Sniff, though scarcely less convulsed than she were, got up and held the tumbler to them.
"This," proceeds Our Missis, "was my first unconstitutional experience. Well would it have been if it had been my last and worst. But no. As I proceeded farther into that enslaved and ignorant land, its aspect became more hideous. I need not explain to this assembly the ingredients and formation of the British Refreshment sangwich?"
Universal laughter,--except from Sniff, who, as sangwich-cutter, shook his head in a state of the utmost dejection as he stood with it agin the wall.
"Well!" said Our Missis, with dilated nostrils. "Take a fresh, crisp, long, crusty penny loaf made of the whitest and best flour. Cut it longwise through the middle. Insert a fair and nicely fitting slice of ham. Tie a smart piece of ribbon round the middle of the whole to bind it together. Add at one end a neat wrapper of clean white paper by which to hold it. And the universal French Refreshment sangwich busts on your disgusted vision."
A cry of "Shame!" from all--except Sniff, which rubbed his stomach with a soothing hand.
"I need not," said Our Missis, "explain to this assembly the usual formation and fitting of the British Refreshment Room?"
No, no, and laughter. Sniff agin shaking his head in low spirits agin the wall.
"Well," said Our Missis, "what would you say to a general decoration of everythink, to hangings (sometimes elegant), to easy velvet furniture, to abundance of little tables, to abundance of little seats, to brisk bright waiters, to great convenience, to a pervading cleanliness and tastefulness positively addressing the public, and making the Beast thinking itself worth the pains?"
Contemptuous fury on the part of all the ladies. Mrs. Sniff looking as if she wanted somebody to hold her, and everbody else looking as if they'd rayther not.
"Three times," said Our Missis, working herself into a truly terrimenjious state,--"three times did I see these shameful things, only between the coast and Paris, and not counting either: at Hazebroucke, at Arras, at Amiens. But worse remains. Tell me, what would you call a person who should propose in England that there should be kept, say at our own model Mugby Junction, pretty baskets, each holding an assorted cold lunch and dessert for one, each at a certain fixed price, and each within a passenger's power to take away, to empty in the carriage at perfect leisure, and to return at another station fifty or a hundred miles farther on?"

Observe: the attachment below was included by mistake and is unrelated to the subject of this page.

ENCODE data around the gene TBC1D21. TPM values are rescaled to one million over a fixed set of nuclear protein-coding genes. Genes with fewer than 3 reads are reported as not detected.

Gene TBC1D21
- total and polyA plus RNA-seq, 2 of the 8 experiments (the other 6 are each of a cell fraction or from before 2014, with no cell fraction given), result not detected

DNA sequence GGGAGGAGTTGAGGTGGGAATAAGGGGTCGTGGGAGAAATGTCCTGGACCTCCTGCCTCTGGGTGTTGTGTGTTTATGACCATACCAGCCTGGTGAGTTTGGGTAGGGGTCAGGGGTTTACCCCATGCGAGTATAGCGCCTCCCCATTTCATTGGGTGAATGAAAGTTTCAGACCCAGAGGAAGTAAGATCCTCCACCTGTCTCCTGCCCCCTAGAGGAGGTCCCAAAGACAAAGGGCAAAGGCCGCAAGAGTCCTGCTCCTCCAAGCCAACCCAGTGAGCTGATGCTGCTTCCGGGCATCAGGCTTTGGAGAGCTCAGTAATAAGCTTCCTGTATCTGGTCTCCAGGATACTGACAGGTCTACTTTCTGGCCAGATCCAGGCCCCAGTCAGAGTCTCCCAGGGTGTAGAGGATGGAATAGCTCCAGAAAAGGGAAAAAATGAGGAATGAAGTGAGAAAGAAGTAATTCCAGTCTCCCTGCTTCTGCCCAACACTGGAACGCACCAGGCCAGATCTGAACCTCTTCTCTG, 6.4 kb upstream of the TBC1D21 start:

There was disagreement what such a person should be called. Whether revolutionise, atheist, Bright (I said him), or Un-English. Miss Piff screeched her shrill opinion last, in the words: "A malignant maniac!"
"I adopt," says Our Missis, "the brand set upon such a person by the righteous indignation of my friend Miss Piff. A malignant maniac. Know, then, that that malignant maniac has sprung from the congenial soil of France, and that his malignant madness was in unchecked action on this same part of my journey."
I noticed that Sniff was a-rubbing his hands, and that Mrs. Sniff had got her eye upon him. But I did not take more particular notice, owing to the excited state in which the young ladies was, and to feeling myself called upon to keep it up with a howl.
"On my experience south of Paris," said Our Missis, in a deep tone, "I will not expatiate. Too loathsome were the task! But fancy this. Fancy a guard coming round, with the train at full speed, to inquire how many for dinner. Fancy his telegraphing forward the number of dinners. Fancy every one expected, and the table elegantly laid for the complete party. Fancy a charming dinner, in a charming room, and the head-cook, concerned for the honour of every dish, superintending in his clean white jacket and cap. Fancy the Beast travelling six hundred miles on end, very fast, and with great punctuality, yet being taught to expect all this to be done for it!"
A spirited chorus of "The Beast!"
I noticed that Sniff was agin a-rubbing his stomach with a soothing hand, and that he had drored up one leg.